“To identify the most surprising facts about cancer, 24/7 Wall St. reviewed recent reports released by the American Cancer Society, National Cancer Institute, Cancer Atlas, and World Health Organization. We opted for generally less well-known facts.”
“What many may not know is that there are more than 100 different kinds of cancer, many of which the typical American has never heard of. The name of each type of cancer typically includes the organ or tissues where the cancer developed. In some cases, the cancer is named for the type of cell that forms it.”
“Age is the largest risk factor for cancer. According to the NCI Surveillance, Epidemiology, and End Results program, the median age of cancer diagnosis is 66 years. The American Cancer Society reports that 87% of cancer cases in the United States are diagnosed in people 50 years and over.”
“According to the NCI, about 38.4% of men and women in the U.S. will be diagnosed with cancer at some point in their life. The most commonly diagnosed cancers so far in 2018 have been breast, lung and bronchus, prostate, colon and rectum, and melanoma of the skin cancers.”
“The World Health Organization estimates that 447,000 people will be diagnosed with cancer in 2018. Most of the new cancer cases will occur in Western countries, the country with the highest cancer rate is Australia. In Australia, an estimated 468 people out of every 100,000 people will get cancer. New Zealand has the second highest cancer rate at roughly 438 new cases annually per 100,000 people.”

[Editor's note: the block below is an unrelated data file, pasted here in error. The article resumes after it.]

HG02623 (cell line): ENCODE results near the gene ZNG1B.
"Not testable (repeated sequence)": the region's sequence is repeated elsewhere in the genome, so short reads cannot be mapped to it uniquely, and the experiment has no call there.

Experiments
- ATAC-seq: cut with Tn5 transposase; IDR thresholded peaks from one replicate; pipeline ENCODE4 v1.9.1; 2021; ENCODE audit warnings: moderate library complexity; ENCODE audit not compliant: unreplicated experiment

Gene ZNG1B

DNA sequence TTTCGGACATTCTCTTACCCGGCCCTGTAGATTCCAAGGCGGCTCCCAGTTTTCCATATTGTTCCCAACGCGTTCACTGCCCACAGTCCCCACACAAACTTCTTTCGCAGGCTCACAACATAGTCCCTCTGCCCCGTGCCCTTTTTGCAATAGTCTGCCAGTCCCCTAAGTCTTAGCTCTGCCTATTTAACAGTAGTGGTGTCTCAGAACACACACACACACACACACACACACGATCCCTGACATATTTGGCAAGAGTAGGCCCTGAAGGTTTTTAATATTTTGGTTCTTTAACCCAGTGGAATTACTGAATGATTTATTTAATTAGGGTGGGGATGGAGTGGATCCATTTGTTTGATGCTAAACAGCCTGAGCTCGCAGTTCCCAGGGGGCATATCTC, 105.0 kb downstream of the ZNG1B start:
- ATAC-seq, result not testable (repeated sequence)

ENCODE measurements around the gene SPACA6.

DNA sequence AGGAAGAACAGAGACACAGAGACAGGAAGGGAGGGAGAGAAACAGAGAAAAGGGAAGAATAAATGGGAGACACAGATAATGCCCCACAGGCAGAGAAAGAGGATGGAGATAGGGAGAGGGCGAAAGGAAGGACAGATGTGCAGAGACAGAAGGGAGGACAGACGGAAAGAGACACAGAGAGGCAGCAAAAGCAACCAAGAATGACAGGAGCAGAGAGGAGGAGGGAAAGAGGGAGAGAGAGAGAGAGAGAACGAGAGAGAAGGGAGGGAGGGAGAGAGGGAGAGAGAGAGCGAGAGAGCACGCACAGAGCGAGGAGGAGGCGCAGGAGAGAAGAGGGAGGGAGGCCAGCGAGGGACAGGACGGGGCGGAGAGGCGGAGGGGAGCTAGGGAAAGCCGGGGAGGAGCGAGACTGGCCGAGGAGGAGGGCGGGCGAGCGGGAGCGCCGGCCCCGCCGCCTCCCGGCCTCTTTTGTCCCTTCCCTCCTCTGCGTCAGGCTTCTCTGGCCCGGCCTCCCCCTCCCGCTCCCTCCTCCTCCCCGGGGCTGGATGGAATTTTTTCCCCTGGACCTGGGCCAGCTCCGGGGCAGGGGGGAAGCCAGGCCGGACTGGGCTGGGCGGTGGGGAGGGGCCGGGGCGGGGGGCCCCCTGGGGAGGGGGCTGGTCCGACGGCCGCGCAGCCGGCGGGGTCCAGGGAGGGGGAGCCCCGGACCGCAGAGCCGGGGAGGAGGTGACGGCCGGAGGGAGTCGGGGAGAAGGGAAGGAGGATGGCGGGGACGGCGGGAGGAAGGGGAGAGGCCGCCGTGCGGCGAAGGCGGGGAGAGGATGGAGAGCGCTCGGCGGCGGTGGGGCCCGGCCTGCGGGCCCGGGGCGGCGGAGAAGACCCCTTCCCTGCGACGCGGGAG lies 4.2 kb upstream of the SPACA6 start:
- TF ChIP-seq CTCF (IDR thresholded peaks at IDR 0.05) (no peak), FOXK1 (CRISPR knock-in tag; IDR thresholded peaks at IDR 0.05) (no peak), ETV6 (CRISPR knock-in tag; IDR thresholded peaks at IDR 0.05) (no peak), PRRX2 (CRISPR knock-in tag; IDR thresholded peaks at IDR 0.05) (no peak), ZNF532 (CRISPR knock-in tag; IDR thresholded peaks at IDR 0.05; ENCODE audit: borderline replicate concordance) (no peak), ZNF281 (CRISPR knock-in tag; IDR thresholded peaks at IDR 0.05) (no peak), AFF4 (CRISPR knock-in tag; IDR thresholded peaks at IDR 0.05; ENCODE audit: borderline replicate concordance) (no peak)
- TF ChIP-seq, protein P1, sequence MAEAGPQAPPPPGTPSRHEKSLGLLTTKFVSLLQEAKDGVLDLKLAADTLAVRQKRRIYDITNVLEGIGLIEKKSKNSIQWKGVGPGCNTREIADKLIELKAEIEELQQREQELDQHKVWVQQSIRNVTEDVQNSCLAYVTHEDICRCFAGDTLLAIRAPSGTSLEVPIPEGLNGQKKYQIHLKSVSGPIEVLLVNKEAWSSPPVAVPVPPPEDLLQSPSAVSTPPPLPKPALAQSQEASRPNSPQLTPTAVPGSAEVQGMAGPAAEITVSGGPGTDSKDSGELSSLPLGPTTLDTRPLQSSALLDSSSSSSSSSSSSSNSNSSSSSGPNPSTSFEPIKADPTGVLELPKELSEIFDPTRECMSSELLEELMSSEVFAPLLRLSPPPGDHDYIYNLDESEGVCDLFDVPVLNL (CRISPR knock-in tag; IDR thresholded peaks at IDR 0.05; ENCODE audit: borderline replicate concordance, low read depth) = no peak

“Scientists believe cancer is not caused by just one single cause but by the interaction of many factors. Still, there are several factors known to significantly increase the risk of cancer. According to the ACS Cancer Atlas, between one-third and one-half of all cancer cases worldwide are preventable. Lifestyle factors such as smoking regularly, eating a high-fat diet, and working with toxic chemicals are top risk factors. Other factors include obesity, vaccine-preventable infections, and pollution.“
“Want medical care without quickly draining your fortune? Try Singapore or Hong Kong as your healthy havens. The U.S. will cost you the most for treatment, both in absolute terms and relative to average incomes. Yet, the life expectancy of Americans — about 79 years — was exceeded by more than 25 countries and territories, according to an annual Bloomberg analysisin almost 200 economies.”
“Ahealth-efficiency indexwas then created to rank those with average lifespans of at least 70 years, GDP per-capita exceeding $5,000 and a minimum population of 5 million. AndAmericans aren’t getting their medical money’s worth, according to each of the categories.”
“The U.S. had the second-highest per-capita spending on health care at $9,536. Switzerland’s average based on gross domestic product was $9,818. But that $282 supplement helped deliver an extra 4.2 years of life — with the average Swiss lifespan of almost 83.”
Click the image to learn more about the health-efficiency index and to see the latest index rankings. The United States is tied for 54th!